There is a lot of coaching, development and training available to incoming talent on both the digital asset space and the legal compliance and regulatory knowledge front. For example, we use role rotation to help people learn new skills. We also actively look at external coaching and development for multiple levels of our organization. Not just the hard skills, but the soft skills, such as how to become better communicators and better managers, especially in these quite trying times. As long as people want to learn, we have the time and resources to teach them.

You mentioned other attributes alongside subject matter expertise; what do you look for on that front?

Number one is absolutely curiosity. This industry is evolving on a day to day basis. And if you're not curious and wanting to learn very quickly, what you know will become outdated much more quickly than in almost any industry that I've participated in. So curiosity is a really critical attribute.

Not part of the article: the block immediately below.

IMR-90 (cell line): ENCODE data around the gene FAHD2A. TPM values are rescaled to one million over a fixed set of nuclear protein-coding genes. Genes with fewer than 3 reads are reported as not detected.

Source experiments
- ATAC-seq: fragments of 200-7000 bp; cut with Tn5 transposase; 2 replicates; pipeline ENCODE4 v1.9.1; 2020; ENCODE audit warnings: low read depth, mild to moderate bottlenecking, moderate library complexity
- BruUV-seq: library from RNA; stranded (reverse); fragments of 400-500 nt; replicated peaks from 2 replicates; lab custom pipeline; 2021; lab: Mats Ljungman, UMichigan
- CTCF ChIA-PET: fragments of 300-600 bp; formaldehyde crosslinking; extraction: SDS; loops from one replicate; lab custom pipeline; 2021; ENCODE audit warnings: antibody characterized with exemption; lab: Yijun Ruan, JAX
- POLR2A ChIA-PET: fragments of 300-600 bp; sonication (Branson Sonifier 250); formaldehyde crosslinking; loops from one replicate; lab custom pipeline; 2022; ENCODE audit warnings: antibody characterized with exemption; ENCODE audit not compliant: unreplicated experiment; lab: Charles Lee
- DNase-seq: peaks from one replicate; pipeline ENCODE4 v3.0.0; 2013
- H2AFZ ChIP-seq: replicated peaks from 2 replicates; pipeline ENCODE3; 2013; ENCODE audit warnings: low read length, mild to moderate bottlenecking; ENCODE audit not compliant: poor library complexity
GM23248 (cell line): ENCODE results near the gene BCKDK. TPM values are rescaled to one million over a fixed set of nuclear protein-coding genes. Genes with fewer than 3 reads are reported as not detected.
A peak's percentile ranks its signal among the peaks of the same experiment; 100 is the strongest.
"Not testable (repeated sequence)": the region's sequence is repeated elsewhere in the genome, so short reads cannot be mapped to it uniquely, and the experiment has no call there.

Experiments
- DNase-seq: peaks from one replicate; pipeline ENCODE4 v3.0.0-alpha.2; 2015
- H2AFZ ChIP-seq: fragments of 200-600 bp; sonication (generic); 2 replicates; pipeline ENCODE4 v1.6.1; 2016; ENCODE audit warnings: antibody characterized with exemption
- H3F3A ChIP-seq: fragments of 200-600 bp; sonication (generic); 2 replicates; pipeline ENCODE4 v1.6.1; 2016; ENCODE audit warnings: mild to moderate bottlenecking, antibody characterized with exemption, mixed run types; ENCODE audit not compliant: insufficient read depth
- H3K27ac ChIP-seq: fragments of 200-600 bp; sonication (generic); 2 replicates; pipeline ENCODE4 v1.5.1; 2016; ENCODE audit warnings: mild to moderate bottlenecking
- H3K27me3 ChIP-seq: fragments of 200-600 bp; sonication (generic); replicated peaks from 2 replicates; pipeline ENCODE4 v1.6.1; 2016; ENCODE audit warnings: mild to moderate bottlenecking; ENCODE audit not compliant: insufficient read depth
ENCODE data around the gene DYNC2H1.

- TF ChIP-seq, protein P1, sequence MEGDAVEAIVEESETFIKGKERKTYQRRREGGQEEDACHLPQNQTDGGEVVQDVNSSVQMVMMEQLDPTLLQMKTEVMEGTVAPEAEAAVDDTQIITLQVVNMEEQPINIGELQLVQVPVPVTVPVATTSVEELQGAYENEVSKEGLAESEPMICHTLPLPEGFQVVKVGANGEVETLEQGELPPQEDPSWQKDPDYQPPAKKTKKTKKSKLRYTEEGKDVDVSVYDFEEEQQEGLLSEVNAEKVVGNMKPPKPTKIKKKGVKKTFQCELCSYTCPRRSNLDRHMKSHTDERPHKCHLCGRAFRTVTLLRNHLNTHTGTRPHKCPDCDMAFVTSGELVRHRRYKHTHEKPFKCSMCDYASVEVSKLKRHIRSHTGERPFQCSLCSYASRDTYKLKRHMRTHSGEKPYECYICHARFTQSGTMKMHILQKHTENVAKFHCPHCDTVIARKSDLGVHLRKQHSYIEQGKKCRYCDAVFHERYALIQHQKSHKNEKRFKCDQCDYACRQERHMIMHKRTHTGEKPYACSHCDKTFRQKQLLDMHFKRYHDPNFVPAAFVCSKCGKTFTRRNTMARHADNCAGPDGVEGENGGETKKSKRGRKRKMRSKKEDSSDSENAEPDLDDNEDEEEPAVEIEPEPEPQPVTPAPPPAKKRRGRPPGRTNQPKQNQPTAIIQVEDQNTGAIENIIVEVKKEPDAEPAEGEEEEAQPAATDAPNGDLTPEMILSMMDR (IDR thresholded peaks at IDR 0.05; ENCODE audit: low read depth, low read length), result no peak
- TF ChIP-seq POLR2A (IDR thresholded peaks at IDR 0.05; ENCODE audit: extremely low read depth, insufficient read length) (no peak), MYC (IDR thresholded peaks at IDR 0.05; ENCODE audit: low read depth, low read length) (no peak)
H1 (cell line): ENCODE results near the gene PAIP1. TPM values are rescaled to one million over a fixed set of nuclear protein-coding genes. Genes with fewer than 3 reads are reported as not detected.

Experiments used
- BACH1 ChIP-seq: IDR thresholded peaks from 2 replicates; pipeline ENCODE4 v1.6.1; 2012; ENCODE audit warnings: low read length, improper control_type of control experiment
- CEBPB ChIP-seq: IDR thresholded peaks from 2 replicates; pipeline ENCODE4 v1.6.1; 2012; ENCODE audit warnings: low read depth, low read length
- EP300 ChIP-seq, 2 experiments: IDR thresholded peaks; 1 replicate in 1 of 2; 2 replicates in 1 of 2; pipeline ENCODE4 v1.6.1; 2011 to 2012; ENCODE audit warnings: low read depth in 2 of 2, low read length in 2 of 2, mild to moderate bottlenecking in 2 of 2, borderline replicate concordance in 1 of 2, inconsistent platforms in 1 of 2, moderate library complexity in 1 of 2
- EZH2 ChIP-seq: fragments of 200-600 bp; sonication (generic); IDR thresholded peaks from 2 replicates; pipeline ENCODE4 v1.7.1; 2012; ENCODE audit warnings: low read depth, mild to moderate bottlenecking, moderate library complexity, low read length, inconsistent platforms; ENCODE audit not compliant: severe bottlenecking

The second is resilience. This is a highly volatile space, and measurements such as price fluctuate quite significantly and very quickly. At BC Group and our digital platform OSL, we look for people who understand that the industry will continue to be dynamic over time. Our view is that digital assets are currently going through an adoption phase by institutional participants. This means that in the short term, there will be highs and lows, and times where an individual may doubt whether this industry is the right place for themselves - and this is why we really seek out people that are highly resilient and adaptive.

The third attribute that we place enormous value on is comfort with ambiguity. There is no playbook in this space. Everyone here is a pioneer, building and exploring and establishing new ways of doing things. As a result, we look for people who are comfortable with that ambiguity and can manage through situations with imperfect information.